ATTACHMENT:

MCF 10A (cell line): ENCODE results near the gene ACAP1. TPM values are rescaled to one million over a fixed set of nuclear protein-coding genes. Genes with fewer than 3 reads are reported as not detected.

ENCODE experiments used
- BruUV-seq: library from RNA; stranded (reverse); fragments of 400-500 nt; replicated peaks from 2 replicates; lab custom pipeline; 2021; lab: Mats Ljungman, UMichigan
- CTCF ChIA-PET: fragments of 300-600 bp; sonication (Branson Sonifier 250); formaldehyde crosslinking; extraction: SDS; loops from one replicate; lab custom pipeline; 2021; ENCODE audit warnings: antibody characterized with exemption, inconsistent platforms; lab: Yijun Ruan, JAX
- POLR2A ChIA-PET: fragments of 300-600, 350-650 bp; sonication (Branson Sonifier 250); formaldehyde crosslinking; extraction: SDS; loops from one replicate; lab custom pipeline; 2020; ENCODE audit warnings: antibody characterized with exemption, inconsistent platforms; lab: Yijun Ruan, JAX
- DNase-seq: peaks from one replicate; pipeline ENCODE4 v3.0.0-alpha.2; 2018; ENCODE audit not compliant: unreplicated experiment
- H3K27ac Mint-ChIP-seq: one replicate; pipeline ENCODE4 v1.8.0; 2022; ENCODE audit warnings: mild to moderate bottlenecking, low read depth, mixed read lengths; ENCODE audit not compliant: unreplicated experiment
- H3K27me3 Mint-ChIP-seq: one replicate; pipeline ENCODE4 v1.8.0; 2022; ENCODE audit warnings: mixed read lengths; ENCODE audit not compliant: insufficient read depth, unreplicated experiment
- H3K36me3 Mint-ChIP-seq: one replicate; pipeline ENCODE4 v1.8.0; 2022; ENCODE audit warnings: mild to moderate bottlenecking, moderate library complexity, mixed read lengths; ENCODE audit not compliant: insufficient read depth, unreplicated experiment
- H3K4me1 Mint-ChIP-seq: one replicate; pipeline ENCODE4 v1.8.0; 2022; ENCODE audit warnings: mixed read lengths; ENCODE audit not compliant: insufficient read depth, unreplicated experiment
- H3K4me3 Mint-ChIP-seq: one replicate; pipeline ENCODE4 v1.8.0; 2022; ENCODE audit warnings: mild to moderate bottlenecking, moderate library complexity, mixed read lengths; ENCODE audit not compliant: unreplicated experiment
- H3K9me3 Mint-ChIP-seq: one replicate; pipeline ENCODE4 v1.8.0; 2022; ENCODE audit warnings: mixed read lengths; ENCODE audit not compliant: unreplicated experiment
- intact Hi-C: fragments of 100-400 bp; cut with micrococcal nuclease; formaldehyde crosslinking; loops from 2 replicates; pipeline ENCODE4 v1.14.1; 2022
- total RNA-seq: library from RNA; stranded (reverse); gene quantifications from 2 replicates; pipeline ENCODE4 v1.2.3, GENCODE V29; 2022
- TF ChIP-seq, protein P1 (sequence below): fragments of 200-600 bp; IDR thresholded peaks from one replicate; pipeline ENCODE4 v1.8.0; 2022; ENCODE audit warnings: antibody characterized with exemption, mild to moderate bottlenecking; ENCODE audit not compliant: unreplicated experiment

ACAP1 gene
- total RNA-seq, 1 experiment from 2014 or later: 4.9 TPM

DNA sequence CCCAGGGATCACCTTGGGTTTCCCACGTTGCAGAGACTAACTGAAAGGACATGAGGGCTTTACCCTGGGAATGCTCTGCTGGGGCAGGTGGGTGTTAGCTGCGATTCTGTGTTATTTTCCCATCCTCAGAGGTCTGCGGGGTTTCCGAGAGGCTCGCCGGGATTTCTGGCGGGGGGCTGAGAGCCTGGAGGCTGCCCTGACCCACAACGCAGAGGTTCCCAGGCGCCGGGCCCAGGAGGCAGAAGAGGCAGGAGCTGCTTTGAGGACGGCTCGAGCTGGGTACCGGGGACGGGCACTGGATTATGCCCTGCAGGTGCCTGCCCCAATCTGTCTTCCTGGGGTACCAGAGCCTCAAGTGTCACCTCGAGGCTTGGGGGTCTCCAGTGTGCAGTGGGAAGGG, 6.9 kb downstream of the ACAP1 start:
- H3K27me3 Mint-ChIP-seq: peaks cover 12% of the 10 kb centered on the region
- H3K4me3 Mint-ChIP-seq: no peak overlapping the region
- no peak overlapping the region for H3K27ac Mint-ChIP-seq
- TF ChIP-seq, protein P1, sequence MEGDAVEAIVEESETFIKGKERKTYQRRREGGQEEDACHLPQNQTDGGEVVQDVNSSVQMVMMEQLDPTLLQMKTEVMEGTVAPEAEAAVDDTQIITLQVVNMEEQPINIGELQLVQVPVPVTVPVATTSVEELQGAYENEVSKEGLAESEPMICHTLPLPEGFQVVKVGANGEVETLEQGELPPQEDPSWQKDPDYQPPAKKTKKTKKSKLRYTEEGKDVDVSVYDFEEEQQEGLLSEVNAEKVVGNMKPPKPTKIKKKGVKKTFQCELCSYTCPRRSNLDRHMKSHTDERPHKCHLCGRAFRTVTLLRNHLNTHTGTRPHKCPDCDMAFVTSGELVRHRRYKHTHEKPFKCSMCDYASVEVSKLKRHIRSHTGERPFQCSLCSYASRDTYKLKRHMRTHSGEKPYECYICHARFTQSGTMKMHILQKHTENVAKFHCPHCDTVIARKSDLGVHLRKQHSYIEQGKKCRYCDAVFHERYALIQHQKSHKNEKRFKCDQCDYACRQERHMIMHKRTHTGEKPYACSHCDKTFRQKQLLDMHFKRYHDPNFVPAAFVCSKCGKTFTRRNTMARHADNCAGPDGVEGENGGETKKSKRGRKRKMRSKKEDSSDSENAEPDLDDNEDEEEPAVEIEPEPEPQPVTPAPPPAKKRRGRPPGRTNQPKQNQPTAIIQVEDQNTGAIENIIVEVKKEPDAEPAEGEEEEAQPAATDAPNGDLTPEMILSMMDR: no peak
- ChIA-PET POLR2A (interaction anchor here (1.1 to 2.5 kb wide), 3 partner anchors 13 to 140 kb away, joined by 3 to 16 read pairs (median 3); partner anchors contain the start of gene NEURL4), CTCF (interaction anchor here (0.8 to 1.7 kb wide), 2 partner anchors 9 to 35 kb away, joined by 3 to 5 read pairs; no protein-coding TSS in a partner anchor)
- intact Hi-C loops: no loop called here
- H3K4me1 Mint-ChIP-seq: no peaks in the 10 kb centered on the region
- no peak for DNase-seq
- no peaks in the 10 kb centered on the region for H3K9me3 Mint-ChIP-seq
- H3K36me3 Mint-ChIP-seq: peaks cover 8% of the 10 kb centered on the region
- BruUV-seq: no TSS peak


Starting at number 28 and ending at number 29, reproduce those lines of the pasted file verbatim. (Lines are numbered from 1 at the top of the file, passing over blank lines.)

- H3K36me3 Mint-ChIP-seq: peaks cover 8% of the 10 kb centered on the region
- BruUV-seq: no TSS peak